The lights went out last time Calexico visited Los Angeles. Fans at the Fonda Theatre waited for hours in darkness, but a Hollywood Boulevard power outage literally stole the show. “My parents were there, my sister and the whole label and we’re all sitting in the dark,” said Joey Burns, singer and guitarist for the band. “I loved every moment and we probably could’ve played acoustically, but there were safety concerns.”
Calexico’s seventh long-player, Algiers, had recently dropped, marking the band’s first opportunity to play live for its new label, Anti. But after a short acoustic song, Burns bid the remaining crowd good night with a promise to return in January. And tonight, Calexico makes good on its promise at the El Rey.
Spotifyreleased a public embed code for streaming tracks from the service on any website. It’s called The Spotify Play Button and I’m testing it out here with the April playlist I created for the office. Check it out below and check out my other Spotify playlists here. (both those I’ve created and those I subscribe to). Some companies, such as FanRx have already begun incorporating the code into artists’ Facebook Pages. This reminds me of Yahoo! music player, which is a simple script that triggers a player to appear when an audio or video file was present in a blog post or more recent versions of similar, such as the Ex.fm extension. The main difference, of course, is that the music is streamed directly from Spotify, rather than an ambiguous (or non-accountable) URL ending in .mp3, which essentially locks in plays to a revenue stream for artists (however minute), assuming Spotify is in fact paying out based on number of plays and not just as a percentage of Spotify subscriptions.
Click here to create a customized Spotify Play embed code.
I’ve been extremely fortunate to have access to Spotify for a couple years now and for the past several months have been paying for the premium service. Now… I can FINALLY stop biting my tongue (or making friends jealous): Spotify opened for business in the U.S. last week! Hit me up with an email if you’d like an invite for the free, ad-supported version. Or go ahead and sign up here if you’re ready to dive in (can’t go wrong trying it out for a month) at $4.99 or $9.99/month for the fully featured desktop streaming or fully-featured mobile syncing respectively.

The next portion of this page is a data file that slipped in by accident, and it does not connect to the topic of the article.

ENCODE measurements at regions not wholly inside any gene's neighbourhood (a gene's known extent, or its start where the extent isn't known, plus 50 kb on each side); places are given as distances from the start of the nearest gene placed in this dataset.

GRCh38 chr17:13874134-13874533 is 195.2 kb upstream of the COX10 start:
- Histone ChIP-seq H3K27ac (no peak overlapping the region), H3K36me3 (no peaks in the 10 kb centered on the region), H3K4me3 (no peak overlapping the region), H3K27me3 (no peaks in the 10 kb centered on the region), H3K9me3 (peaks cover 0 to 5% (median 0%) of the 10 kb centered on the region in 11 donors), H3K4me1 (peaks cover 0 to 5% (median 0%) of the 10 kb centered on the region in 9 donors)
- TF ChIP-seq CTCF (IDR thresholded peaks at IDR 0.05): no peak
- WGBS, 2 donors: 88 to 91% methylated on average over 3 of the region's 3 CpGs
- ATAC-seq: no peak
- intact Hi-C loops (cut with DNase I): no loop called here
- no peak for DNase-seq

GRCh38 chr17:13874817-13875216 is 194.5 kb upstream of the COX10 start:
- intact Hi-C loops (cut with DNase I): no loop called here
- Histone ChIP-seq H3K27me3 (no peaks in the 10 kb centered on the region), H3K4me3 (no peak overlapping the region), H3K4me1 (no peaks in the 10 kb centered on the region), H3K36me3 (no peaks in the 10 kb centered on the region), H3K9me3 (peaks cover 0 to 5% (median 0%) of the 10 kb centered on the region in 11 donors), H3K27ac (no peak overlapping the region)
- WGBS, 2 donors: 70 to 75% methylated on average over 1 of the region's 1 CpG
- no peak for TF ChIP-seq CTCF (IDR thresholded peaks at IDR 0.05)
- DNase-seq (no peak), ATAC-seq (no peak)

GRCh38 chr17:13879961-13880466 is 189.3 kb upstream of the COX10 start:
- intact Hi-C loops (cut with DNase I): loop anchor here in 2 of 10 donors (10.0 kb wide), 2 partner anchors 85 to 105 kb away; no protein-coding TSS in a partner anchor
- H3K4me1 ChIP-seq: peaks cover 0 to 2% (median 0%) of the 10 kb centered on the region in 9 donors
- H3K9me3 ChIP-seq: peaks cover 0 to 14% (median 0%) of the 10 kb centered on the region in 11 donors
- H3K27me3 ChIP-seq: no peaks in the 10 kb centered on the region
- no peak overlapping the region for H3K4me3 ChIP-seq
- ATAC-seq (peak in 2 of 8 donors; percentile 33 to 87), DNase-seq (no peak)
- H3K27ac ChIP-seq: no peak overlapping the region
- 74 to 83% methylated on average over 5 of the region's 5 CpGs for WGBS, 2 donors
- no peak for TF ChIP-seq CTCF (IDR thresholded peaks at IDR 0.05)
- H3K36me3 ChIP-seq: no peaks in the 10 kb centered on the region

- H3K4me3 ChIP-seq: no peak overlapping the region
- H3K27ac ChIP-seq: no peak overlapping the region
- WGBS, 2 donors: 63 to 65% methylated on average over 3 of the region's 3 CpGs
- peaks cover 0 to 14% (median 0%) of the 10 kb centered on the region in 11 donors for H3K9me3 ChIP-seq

Read more below — a republishing of the article I wrote for LAist on July 13, the eve of Spotify’s U.S. launch — or read any of my previous posts on the service.
One recurring theme in many of Rev. Dr. Martin Luther King, Jr’s speeches that always inspires involves the job of street sweeper as a parable for self-fulfillment. I’ve always admired Dr. King’s ability to affect not just churchgoers or civil rights activists but humans of all kinds, secular and otherwise, and the “street sweeper” element and its metaphorical allusions to the arts is my favorite example of this.
…[E]ven if it falls your lot to be a street sweeper, go on out and sweep streets like Michelangelo painted pictures; sweep streets like Handel and Beethoven composed music; sweep streets like Shakespeare wrote poetry…
This sentiment is reminiscent of the anonymously-penned poems, “Be the Best of Whatever You Are,” (often attributed to Douglas Malloch) which Dr. King cites in the sermon. In my searches tonight reflecting on Dr. King, I really appreciated how he introduced the street sweeper at the 50th anniversary of Alpha Phi Alpha in Buffalo, 1957 – “The Birth of a New Age.” A great blueprint for any commencement speech.